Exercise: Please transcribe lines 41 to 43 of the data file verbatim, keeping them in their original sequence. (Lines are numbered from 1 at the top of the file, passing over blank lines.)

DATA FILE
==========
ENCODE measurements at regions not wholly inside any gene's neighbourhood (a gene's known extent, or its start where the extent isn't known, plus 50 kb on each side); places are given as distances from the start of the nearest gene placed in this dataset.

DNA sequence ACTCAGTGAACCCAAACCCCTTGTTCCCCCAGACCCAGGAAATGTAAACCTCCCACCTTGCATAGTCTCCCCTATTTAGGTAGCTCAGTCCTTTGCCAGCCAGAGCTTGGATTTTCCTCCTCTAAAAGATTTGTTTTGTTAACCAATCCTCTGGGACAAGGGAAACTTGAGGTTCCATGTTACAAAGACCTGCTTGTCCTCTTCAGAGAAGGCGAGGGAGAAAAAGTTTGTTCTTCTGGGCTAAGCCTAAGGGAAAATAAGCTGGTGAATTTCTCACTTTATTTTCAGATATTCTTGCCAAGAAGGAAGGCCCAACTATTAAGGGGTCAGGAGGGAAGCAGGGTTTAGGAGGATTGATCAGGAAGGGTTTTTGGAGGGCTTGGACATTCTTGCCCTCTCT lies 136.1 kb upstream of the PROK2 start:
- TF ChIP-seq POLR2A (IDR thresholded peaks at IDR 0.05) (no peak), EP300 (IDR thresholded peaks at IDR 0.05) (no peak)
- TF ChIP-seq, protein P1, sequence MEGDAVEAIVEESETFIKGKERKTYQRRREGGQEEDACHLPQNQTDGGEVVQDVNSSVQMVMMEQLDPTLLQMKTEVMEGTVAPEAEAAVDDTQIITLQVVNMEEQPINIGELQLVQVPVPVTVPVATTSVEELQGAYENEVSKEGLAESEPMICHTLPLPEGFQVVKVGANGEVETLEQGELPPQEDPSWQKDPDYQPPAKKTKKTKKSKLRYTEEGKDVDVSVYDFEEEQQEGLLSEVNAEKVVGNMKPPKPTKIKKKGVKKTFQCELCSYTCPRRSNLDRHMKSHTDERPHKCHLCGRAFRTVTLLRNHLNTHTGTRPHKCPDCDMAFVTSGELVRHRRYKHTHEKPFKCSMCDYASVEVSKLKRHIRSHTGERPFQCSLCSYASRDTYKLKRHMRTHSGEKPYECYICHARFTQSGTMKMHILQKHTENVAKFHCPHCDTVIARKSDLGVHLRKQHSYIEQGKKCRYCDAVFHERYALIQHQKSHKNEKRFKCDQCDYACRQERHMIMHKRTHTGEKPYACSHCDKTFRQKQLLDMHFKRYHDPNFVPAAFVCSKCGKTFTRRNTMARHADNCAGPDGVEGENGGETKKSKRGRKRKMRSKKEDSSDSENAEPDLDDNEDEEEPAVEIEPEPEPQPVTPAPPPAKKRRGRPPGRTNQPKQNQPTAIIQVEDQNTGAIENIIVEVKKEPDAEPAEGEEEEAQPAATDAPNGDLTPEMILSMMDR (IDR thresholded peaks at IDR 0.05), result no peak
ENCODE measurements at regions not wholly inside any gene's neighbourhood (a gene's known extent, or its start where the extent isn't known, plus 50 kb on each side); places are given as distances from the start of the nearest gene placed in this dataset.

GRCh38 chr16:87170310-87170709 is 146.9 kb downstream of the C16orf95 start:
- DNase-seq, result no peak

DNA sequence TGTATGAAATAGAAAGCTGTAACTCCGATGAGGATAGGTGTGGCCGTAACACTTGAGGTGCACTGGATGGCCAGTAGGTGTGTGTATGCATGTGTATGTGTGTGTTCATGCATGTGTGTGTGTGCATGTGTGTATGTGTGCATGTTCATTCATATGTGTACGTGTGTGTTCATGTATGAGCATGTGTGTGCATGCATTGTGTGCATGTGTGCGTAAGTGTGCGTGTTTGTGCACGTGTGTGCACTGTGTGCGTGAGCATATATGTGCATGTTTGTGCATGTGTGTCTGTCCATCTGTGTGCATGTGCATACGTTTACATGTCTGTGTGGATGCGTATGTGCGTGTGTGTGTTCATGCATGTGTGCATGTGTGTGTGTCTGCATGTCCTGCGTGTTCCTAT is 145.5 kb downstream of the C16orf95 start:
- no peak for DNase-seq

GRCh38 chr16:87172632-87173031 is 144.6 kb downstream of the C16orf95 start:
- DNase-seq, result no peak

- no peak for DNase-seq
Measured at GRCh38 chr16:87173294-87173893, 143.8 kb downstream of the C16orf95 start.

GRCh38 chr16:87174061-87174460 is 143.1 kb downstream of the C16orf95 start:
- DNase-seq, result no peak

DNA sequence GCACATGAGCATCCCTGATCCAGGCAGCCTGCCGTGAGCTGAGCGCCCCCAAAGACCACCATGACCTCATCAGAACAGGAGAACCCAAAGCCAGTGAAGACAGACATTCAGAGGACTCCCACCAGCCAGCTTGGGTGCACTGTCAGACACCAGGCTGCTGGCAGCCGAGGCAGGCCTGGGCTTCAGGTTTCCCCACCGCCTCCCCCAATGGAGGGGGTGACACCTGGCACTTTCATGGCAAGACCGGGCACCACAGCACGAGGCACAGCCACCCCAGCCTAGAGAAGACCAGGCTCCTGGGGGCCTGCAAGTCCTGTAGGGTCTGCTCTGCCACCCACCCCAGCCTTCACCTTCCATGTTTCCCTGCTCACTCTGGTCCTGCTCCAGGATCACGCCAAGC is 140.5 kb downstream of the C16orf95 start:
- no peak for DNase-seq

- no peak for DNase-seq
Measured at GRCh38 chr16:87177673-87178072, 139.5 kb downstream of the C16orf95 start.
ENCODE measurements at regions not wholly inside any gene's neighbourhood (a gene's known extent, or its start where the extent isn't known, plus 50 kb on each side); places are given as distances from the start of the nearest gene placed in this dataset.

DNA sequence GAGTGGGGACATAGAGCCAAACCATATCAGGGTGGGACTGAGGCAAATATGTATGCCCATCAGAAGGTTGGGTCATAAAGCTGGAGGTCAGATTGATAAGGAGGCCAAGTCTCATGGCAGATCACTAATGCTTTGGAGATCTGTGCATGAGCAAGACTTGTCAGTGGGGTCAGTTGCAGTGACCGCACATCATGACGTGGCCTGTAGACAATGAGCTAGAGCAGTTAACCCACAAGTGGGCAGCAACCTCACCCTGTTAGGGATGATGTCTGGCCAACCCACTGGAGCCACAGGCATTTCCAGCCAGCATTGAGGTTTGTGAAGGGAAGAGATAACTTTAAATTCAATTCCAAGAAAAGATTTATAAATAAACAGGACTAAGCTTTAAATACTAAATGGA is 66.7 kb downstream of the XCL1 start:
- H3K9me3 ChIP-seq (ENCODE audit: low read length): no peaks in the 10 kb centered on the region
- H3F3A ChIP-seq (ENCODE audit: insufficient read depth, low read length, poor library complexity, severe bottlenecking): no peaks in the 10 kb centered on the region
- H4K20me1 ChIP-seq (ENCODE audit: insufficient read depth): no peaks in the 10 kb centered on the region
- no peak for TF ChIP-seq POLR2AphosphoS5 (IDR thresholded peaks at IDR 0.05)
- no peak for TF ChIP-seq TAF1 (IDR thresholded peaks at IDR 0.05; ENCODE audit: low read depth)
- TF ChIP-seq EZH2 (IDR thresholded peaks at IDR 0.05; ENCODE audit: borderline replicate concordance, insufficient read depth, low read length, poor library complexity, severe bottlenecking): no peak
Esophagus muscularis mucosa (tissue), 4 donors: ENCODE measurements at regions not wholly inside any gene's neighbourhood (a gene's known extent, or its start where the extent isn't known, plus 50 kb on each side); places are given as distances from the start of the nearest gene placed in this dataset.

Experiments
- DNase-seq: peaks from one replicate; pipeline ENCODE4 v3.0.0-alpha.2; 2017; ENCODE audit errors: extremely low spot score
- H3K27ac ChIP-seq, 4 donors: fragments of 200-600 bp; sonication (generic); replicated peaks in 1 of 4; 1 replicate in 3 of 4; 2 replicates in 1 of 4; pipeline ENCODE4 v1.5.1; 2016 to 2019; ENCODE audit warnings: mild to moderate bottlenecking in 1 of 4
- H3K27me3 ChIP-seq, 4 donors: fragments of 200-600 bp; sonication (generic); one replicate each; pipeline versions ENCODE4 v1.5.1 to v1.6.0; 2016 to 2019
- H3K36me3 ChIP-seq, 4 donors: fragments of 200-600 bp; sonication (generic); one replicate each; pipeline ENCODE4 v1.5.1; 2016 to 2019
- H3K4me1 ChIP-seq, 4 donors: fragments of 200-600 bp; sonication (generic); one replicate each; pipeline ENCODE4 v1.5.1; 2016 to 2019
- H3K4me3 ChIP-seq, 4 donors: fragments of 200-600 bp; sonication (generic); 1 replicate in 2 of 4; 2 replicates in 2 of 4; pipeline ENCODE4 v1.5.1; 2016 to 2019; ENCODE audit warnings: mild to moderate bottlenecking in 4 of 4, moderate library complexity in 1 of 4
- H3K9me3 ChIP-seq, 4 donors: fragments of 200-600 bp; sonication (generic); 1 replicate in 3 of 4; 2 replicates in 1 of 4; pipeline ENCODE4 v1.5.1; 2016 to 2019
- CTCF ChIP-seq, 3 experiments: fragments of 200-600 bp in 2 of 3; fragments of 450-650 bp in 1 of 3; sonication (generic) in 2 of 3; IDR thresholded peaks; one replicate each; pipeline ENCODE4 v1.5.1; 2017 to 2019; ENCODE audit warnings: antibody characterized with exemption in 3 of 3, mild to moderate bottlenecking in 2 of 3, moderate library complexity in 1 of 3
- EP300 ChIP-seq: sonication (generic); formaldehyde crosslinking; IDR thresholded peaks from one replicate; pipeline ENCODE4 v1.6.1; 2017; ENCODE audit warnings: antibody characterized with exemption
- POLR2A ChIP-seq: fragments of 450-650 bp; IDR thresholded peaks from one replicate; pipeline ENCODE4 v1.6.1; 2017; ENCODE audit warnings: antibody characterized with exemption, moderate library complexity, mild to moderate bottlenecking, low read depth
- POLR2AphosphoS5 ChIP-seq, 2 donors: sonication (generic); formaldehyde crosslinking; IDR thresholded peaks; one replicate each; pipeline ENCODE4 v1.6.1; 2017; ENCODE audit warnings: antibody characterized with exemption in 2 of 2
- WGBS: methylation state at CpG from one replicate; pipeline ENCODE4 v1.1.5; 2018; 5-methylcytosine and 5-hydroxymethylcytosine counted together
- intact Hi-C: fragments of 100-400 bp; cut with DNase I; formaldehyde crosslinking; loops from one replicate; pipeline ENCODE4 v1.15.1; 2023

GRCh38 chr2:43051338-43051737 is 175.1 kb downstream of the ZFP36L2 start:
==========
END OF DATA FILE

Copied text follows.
- WGBS: methylation state at CpG from one replicate; pipeline ENCODE4 v1.1.5; 2018; 5-methylcytosine and 5-hydroxymethylcytosine counted together
- intact Hi-C: fragments of 100-400 bp; cut with DNase I; formaldehyde crosslinking; loops from one replicate; pipeline ENCODE4 v1.15.1; 2023

GRCh38 chr2:43051338-43051737 is 175.1 kb downstream of the ZFP36L2 start: